Evaluation of USDA soybean germplasm accessions for resistance to soybean rust in the southern United States

D. R. Walker, H. R. Boerma, D. V. Phillips, R. W. Schneider, J. B. Buckley, E. R. Shipe, J. D. Mueller, D. B. Weaver, E. J. Sikora, S. H. Moore, G. L. Hartman, M. R. Miles, D. K. Harris, D. L. Wright, J. J. Marois, R. L. Nelson

Research output: Contribution to journalArticlepeer-review


Soybean [Glycine max (L.) Merr.] resistance to soybean rust (SBR) caused by Phakopsora pachyrhizi could reduce reliance on fungicides to manage this disease. The objective of this study was to identify soybean germplasm with resistance to field populations of P. pachyrhizi in the United States. Field evaluations of 576 accessions from the USDA Soybean Germplasm Collection for resistance to SBR were conducted at seven locations in the southern United States between 2006 and 2008. Accessions from maturity groups (MG) 000 to X and North American susceptible check cultivars from each MG except X were rated for disease severity in all year-location environments, and for disease incidence, fungal sporulation, lesion type, and/or uredinia density in certain environments. While none of the accessions was immune in all environments, 64 were resistant in two or more locations each year that they were tested. Some accessions appeared to be more resistant in certain environments than in others. Of the original four Rpp genes described in the literature, Rpp1 provided the highest level of resistance, and among the accessions with uncharacterized Rpp genes, PI 567104B had the highest overall resistance across environments. The plant introductions confirmed to be resistant in these evaluations should be useful sources of genes for resistance to North American populations of P. pachyrhizi.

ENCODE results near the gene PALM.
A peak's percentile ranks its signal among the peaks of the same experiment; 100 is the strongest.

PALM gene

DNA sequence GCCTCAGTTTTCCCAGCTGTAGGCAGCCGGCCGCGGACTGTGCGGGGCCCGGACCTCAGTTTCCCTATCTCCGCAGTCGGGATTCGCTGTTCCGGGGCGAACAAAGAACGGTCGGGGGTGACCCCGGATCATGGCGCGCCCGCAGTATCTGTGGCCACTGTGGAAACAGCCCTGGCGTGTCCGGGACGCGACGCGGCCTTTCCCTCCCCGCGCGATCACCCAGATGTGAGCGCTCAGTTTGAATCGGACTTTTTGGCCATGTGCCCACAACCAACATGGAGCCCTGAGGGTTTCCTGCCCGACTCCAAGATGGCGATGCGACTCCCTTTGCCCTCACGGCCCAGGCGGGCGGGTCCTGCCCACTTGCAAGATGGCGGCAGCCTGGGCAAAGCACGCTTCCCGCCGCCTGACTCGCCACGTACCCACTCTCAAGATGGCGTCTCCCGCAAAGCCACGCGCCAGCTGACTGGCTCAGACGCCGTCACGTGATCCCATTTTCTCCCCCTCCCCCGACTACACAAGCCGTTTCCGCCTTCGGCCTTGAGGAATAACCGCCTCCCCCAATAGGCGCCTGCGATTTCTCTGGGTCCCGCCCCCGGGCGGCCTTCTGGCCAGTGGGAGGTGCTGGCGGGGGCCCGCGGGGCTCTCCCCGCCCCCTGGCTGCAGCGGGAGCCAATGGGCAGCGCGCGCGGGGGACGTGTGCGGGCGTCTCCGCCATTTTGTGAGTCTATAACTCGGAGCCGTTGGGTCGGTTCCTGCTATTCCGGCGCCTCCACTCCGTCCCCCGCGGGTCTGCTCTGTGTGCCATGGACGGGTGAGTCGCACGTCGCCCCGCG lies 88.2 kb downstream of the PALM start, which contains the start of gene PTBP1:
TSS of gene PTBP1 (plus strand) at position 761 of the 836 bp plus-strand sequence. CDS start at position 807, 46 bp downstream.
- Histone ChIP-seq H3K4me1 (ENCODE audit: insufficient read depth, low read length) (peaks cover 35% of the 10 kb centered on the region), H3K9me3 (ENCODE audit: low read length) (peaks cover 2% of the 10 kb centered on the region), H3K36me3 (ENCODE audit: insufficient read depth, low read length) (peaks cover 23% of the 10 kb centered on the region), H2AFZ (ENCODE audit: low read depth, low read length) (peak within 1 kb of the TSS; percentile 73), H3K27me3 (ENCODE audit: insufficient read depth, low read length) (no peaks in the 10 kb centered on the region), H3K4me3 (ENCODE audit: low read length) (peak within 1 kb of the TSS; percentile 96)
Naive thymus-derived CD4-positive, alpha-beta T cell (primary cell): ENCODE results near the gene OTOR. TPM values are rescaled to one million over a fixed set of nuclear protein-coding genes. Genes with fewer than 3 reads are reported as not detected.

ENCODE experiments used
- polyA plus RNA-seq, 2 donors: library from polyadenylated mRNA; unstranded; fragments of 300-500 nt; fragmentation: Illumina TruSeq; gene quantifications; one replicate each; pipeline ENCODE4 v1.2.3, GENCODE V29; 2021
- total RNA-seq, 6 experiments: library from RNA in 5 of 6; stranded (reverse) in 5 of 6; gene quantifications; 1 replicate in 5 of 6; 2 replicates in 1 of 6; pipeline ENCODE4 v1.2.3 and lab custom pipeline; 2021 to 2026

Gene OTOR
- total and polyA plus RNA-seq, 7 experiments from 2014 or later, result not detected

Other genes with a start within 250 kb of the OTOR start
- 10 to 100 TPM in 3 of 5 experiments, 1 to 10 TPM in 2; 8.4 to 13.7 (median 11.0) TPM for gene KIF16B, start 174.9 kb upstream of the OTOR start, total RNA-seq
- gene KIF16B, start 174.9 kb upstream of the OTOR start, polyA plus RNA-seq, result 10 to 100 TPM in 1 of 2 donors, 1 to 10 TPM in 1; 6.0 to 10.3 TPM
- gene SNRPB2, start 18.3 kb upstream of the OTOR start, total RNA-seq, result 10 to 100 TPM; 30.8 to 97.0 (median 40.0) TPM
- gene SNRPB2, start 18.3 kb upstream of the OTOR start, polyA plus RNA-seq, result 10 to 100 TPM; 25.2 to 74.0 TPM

Original languageEnglish (US)
Pages (from-to)678-693
Number of pages16
JournalCrop Science
Issue number2
StatePublished - Mar 2011

ASJC Scopus subject areas

  • Agronomy and Crop Science


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